Carbon-capture technology to turn Walkers potato peelings into energy and fertiliser

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Walkers crisps are one of the largest buyers of British potatoes, the company sources almost 400,000 tonnes each year from eighty farms in the UK. Now, in a bid to reduce their carbon footprint, new technology is being introduced to turn waste potato peel from their UK crisp factory in Leicester into a valuable fertiliser. Pepsico UK has joined forces with British clean-tech firm CCm Technologies to use their innovative carbon-capture technology on left over potato peelings.

Carbon-capture technology to turn Walkers potato peelings into energy and fertiliser

The material will be transformed into low-carbon fertiliser and returned to farms where potatoes for Walkers crisps are grown across the UK. Following a promising trial of the fertiliser, which was applied to potato seed beds this year, the company is planning to install CCm’s specialist equipment in 2021 to begin wider production. Once supplied at scale, the fertiliser is expected to reduce Walkers’ potato-based carbon emissions by 70%.


How does CCm’s technology work?

The process at the centre of CCm’s fertiliser production system combines an organic fibre, ammonia and CO². The fibre is coated in ammonia which serves to capture CO² by absorption. The CO² in turn stabilises the ammonia and allows it to be converted into a more useful form. At this stage, further nutrients, such as nitrogen and potassium from anaerobic digestion, can be added from other waste or recycled materials either to utilise a particularly abundant feedstock or to achieve a particular formulation.

The technology is designed to connect to Pepsico UK’s anaerobic digestor, which uses food waste to generate nearly 75% of the electricity used at the plant and helps ensure it sends zero-waste to landfill. The newly installed equipment will use the by-product waste from the anaerobic digestion process to create the fertiliser. By turning potato waste into a reusable resource, the company says it is driving more circularity in the potato growing process, helping farmers reduce their impact on the environment.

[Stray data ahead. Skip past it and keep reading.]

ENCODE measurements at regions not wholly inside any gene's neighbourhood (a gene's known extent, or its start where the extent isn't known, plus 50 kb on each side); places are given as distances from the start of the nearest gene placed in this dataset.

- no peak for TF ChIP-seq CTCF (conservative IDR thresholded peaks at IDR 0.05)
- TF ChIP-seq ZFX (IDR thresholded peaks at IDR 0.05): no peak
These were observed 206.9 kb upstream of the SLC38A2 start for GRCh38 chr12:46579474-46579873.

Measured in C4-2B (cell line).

PepsiCo working hard to lower its carbon footprint

This initiative forms part of PepsiCo’s broader award-winning agriculture programme, which has previously helped UK growers achieve a 50% cut in their water use and carbon emissions. In addition to the low carbon status of the fertiliser itself, research projects that its long-term use will improve soil health, aiding a natural carbon sequestration process.

PepsiCo is also looking to bring the benefits of the new, circular fertiliser to further European markets and other crops, such as oats and corn.

David Wilkinson, PepsiCo’s senior director of European agriculture, said: “From circular potatoes to circular crops, this innovation with CCm Technologies could provide learnings for the whole of the food system, enabling the agriculture sector to play its part in combating climate change. This is just the beginning of an ambitious journey, we’re incredibly excited to trial the fertiliser on a bigger scale and discover its full potential” He continued “This initiative is a step in the right direction, and we will continue working hard to lower the carbon impact of our products from field, through manufacturing sites, to consumption,” he said.

Pawel Kisielewski, CCm founding director, said: “CCm is delighted that PepsiCo has chosen our technology to demonstrate the huge potential that innovative approaches can have in promoting sustainable agriculture across the UK. By enabling the sustainable reuse of waste resources and the locking of captured carbon back into the soil, our partnership represents a significant step forward in proving that agriculture can play a role in carbon reduction and the circular economy.”

CCm Technologies are a British cleantech company based in Oxford and founding member of the Sustainable Markets Initiative, launched by HRH The Prince of Wales with the support of the World Economic Forum. By targeting the massive carbon footprints associated with conventional fertiliser production, which it can reduce by more than 90% depending on the formulation in question, CCm’s technology can contribute meaningfully to the UK’s objective of net zero carbon by 2050.

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Chris McCullough is a freelance multi-media journalist based in Northern Ireland and specialises in all aspects of agriculture. He has spent the past 18 years travelling the globe hunting for the best stories in food, farming and politics. He has reported extensively from overseas, mostly throughout Europe but also from USA, Canada, India, Australia and African countries on various topics. He has won a number of awards for his photos and journalism and is always on the lookout for his next exclusive.

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